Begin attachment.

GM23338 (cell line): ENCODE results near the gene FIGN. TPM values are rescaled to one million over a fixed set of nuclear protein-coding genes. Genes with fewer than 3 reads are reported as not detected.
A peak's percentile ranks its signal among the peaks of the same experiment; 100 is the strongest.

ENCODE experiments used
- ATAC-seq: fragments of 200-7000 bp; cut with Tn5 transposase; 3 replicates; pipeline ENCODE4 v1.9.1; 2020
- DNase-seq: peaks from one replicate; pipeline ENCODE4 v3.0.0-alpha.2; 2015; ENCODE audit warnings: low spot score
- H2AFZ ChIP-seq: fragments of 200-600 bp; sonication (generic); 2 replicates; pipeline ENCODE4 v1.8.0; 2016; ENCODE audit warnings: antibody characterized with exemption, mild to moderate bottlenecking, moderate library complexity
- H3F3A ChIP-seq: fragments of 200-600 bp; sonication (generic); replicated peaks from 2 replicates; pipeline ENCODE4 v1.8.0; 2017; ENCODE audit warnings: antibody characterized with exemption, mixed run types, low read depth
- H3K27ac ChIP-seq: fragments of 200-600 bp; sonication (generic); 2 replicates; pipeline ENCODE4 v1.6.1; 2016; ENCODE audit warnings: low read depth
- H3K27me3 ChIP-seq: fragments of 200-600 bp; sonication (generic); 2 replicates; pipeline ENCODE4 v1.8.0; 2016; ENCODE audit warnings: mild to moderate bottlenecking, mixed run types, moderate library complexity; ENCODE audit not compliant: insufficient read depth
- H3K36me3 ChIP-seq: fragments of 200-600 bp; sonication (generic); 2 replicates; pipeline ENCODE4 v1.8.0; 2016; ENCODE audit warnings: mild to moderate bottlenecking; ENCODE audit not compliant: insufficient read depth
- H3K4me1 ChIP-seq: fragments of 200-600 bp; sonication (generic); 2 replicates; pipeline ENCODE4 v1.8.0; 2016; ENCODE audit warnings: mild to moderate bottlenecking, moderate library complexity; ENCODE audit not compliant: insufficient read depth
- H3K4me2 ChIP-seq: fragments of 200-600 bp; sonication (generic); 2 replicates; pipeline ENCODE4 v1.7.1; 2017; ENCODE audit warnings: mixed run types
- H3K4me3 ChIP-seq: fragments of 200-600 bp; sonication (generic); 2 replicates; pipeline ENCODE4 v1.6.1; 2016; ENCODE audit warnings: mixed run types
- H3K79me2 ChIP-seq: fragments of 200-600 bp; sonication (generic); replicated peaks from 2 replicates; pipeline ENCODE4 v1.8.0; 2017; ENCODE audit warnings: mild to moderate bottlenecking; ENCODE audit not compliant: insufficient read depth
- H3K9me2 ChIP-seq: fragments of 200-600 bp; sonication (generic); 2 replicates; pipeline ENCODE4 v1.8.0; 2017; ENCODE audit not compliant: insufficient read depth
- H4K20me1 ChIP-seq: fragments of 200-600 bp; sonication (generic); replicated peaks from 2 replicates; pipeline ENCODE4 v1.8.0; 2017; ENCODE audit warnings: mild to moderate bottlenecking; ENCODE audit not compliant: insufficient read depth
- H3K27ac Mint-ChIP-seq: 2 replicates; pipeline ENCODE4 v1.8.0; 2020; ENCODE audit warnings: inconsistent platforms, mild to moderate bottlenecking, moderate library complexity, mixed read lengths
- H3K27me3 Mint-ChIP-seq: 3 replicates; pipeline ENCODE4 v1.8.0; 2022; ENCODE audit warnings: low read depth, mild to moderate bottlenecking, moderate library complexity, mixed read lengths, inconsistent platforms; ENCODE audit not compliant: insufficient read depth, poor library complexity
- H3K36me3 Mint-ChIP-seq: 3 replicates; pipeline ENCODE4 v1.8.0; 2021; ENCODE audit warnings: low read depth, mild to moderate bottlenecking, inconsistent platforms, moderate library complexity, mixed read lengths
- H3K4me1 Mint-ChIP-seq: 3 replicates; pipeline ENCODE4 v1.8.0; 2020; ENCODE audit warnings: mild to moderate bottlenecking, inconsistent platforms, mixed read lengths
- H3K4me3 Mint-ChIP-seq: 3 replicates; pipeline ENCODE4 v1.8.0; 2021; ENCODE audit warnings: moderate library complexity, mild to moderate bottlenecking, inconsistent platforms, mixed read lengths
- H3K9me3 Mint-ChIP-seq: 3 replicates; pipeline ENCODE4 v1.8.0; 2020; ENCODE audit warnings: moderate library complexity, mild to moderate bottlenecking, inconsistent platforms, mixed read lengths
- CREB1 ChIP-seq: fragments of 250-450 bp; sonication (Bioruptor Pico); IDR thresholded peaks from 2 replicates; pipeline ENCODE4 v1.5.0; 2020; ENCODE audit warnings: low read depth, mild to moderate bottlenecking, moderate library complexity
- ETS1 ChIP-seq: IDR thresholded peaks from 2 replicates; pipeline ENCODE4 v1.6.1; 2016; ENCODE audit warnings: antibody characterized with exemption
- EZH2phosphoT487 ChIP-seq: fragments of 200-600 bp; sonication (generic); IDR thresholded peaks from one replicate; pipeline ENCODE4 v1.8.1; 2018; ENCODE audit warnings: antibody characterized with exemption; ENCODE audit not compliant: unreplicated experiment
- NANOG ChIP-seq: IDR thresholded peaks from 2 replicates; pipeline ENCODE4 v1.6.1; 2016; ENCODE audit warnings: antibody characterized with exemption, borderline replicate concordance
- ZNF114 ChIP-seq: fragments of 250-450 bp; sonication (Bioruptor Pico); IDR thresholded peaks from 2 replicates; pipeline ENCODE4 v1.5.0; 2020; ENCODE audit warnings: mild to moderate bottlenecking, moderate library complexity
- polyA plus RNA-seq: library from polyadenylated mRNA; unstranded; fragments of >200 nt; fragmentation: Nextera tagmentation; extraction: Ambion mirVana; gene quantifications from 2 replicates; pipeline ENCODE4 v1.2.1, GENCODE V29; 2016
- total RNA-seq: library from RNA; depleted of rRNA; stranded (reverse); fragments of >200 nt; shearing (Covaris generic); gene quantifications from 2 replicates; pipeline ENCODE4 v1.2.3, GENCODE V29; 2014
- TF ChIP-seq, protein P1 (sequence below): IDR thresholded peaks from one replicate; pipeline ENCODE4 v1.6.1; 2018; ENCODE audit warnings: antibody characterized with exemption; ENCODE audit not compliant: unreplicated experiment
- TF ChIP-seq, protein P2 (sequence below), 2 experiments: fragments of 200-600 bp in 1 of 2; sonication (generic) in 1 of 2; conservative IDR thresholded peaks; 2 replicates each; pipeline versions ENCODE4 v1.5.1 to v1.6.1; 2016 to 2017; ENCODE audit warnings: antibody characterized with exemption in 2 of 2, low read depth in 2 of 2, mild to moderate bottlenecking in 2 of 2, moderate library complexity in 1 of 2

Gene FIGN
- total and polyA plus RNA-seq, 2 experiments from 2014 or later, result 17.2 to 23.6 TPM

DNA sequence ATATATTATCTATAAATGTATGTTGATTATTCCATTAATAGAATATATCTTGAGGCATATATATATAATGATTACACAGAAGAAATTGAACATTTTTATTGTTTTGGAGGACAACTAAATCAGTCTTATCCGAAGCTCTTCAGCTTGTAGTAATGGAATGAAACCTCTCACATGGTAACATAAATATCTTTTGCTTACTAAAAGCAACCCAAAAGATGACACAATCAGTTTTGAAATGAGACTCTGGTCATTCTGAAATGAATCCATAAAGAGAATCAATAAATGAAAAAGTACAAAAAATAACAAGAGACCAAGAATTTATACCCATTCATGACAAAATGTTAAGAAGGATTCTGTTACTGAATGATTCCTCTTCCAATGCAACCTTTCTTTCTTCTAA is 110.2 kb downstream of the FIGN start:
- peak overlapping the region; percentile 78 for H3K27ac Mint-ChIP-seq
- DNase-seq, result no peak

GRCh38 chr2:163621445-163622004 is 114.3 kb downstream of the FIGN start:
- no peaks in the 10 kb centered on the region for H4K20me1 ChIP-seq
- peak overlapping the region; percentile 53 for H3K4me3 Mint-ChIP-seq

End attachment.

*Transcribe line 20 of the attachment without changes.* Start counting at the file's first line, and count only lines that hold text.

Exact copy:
- H3K4me1 Mint-ChIP-seq: 3 replicates; pipeline ENCODE4 v1.8.0; 2020; ENCODE audit warnings: mild to moderate bottlenecking, inconsistent platforms, mixed read lengths